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I spy joy in originality

Sand Forests on the beach in Seaside, OR

Last month we took a 3-day weekend to relax in Seaside, Oregon. During one of the daily beach jaunts I saw this young boy building something completely original. He wasn’t building the usual sand castle, but something more like a forest, made of twigs and feathers and stones. Only assisted by his father in what appeared to be merely a gathering of goods.

I was struck by awe. And joy. What a wonderful, original work of art.

It also brings me great hope. Hope for our children and the possibilities that are before them–and before us. Endless possibilities for creative thought and unique expression.

What amazing and unfathomable worlds are yet to be ours?  After all, everything is possible. Isn’t it?

October 4, 2010   No Comments

I spy joy in fresh starts

Flower bud, by Hagit

The new year always gets me thinking about creating new possibilities, starting fresh and thinking big.  I began preparing a couple days before the end of the year — cleaning out a few things, packing up old files and storing them, gathering items to give to Goodwill.

This is the first time I’ve seen the surface of my desk in months and months. I actually put away clothes from the basket that I’ve been adding to and pulling from for at least 6 weeks. And the little purple duffel bag I took to the beach back in August finally got emptied and off my bedroom floor. As I look around at the open spaces I’ve created I feel like the ground has been cleared for a fresh new crop of goodness to rise up into my life. I think I may even be breathing deeper.

Pondering this once-a-year motivation, it occurs to me that I could look at each and ever day the same way.  Every morning, after all, is a fresh start, a new opportunity to begin again and make the choices that support my life goals.

Happy new year!  And happy new day!

January 3, 2010   No Comments

I spy joy in YES

Yes is a world

Yes is a world

yes is a world
& in this world of
yes live
all worlds
-e.e. cummings

There are few words more powerful than yes. Yes is more than a word–it’s a way of being.

Yes opens doors and windows and worlds. Yes is adventure and power and optimism.

Yes is the cosmic version of chocolate.

To find out what I mean, try this little experiment:  Stand or sit quietly. Close your eyes.  Say to yourself “YES” three times.  See how that feels.  Now, say to yourself “NO” three times.  See how differently that feels.

Answering yes, even when there is no question, opens up galaxies of possibilities and hope.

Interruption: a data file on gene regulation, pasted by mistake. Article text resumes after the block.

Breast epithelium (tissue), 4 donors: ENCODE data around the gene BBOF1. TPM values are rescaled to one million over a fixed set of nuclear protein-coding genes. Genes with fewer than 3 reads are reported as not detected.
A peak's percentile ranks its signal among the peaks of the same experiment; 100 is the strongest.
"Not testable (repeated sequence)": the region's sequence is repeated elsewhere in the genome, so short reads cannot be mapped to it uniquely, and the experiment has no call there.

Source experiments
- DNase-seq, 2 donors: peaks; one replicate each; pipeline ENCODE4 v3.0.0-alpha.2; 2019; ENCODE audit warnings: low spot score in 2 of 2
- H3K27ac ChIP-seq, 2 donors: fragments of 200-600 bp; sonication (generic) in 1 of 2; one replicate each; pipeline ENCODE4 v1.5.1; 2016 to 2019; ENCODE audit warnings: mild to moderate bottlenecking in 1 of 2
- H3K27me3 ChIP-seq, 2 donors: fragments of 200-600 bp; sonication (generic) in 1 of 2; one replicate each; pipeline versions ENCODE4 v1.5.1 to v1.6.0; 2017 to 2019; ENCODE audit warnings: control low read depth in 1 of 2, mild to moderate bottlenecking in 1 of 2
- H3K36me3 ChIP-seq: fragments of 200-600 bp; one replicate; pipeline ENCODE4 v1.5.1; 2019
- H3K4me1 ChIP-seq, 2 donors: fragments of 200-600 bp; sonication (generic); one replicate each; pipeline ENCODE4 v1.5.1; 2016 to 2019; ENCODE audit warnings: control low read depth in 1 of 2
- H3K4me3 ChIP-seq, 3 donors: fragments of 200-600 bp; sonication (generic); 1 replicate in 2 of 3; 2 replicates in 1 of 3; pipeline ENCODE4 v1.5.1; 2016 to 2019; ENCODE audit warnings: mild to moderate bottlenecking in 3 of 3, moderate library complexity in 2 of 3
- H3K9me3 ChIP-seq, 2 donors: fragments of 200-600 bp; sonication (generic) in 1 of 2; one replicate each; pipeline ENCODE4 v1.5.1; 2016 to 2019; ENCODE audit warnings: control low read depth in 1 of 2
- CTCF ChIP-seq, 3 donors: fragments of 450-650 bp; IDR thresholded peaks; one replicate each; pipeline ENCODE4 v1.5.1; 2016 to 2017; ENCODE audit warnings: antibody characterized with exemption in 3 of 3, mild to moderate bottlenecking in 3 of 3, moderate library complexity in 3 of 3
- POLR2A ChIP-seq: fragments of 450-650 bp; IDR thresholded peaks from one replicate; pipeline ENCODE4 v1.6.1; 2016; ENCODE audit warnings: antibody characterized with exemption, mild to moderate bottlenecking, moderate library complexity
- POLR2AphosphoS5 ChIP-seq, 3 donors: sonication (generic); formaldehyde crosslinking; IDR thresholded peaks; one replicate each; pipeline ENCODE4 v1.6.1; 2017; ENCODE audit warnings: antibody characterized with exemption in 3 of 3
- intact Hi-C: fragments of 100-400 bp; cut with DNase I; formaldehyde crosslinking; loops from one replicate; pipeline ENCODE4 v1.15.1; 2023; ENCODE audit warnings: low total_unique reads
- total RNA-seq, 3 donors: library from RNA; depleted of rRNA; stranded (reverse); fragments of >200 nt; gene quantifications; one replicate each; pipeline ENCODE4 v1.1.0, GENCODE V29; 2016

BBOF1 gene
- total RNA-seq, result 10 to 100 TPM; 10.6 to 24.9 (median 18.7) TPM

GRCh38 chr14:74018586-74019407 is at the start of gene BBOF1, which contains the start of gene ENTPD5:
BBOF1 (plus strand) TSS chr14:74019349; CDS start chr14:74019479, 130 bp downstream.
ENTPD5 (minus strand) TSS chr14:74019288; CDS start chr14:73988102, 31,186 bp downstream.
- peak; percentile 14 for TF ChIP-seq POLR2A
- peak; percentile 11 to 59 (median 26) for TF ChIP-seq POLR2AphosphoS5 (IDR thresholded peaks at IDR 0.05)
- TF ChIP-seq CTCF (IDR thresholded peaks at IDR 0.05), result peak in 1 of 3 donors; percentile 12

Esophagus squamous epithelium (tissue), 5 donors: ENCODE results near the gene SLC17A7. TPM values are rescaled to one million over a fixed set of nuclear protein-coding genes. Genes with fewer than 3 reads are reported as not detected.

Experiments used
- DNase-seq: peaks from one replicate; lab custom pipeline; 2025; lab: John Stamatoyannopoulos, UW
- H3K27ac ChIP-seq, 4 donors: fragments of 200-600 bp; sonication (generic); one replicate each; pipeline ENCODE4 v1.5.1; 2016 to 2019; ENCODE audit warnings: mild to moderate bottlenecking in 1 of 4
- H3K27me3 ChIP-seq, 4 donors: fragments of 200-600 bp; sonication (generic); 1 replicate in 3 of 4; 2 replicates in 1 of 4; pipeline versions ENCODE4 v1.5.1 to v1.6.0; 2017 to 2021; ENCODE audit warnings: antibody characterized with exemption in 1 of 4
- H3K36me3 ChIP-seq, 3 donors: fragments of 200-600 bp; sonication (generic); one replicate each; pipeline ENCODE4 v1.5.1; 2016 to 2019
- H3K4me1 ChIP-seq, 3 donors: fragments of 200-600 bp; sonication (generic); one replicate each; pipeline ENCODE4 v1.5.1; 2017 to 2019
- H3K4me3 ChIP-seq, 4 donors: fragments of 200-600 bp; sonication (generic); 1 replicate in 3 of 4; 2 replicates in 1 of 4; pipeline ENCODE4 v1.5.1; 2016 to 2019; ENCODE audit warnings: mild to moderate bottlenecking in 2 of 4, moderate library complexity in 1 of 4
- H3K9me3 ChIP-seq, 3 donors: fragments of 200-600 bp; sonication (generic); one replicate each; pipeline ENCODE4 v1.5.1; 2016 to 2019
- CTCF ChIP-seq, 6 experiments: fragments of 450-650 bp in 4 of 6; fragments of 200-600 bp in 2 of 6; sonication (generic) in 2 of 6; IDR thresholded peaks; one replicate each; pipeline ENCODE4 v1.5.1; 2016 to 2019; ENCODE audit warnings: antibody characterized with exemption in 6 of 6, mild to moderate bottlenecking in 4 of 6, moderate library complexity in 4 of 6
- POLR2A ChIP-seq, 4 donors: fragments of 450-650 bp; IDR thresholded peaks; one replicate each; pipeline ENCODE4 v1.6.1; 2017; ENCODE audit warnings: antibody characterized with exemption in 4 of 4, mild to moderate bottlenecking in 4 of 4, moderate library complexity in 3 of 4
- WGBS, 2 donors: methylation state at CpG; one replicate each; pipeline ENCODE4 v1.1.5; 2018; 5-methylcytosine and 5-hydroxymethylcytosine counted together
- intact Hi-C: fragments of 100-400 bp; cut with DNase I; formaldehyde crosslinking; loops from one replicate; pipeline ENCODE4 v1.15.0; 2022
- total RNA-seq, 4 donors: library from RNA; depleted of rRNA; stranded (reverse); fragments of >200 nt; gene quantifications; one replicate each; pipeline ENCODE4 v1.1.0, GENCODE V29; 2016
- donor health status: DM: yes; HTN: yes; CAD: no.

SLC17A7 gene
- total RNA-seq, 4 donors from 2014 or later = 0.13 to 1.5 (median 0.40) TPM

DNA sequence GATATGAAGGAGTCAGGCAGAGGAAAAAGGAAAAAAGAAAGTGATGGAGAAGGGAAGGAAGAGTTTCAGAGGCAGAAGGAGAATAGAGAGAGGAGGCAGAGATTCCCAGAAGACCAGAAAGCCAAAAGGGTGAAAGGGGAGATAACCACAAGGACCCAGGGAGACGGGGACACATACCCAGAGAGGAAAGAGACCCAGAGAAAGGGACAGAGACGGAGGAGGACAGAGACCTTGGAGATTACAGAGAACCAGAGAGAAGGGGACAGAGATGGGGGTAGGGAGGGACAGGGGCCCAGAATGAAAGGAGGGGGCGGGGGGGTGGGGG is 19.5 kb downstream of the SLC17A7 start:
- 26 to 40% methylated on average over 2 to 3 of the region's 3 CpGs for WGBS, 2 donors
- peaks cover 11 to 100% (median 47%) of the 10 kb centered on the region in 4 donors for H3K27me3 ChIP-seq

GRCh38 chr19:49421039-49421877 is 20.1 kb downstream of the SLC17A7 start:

Yes.  Yes.  Yes.

September 15, 2009   No Comments

I spy joy in pink poppies

Sue's Pink Poppies

Sue's Pink Poppies

My friend Sue is a Master Gardener, and the large patches of earth circling her home near Banks, Oregon, reflect that. Every time I visit her we take a leisurely turn around the garden.  She points out new starts and interesting things she’s learned; pruning a little here, pulling a weed there.  I ask about this or that and just generally gawk at the beauty she’s created.

This Sunday I saw for the very first time a pink poppy.  I didn’t even know they existed. I am not a Master Gardener, as you may have guessed.  I am, however, a bit of a photographer; so I immediately had to take a photo of this anomaly. I delighted for several minutes in this new find.  Not only did I learn something new (which I love to do) while reveling in the splendor of Sue’s garden; but I also opened another window of possibility in my mind.

If such a lovely thing as pink poppies exists without my knowledge, imagine what other wonders are commonplace for someone else that I am completely unaware of.  What other bits of deliciousness are just laying about waiting to be stumbled upon? The possibilities are endless, really. And that is one of the great and marvelous things about this world. At every moment we have the possibility of discovering new sources of beauty and joy, unfolding worlds before us like a napkin on a lap.

There are three things my father told me with such emphasis and frequency that I hear them repeated in my head over and over: 1) A good photographer uses a tripod (still haven’t nailed that one), 2) Write it down (in progress), and 3) Enjoy the journey.

I do believe I’m beginning to figure that last one out.

June 10, 2009   2 Comments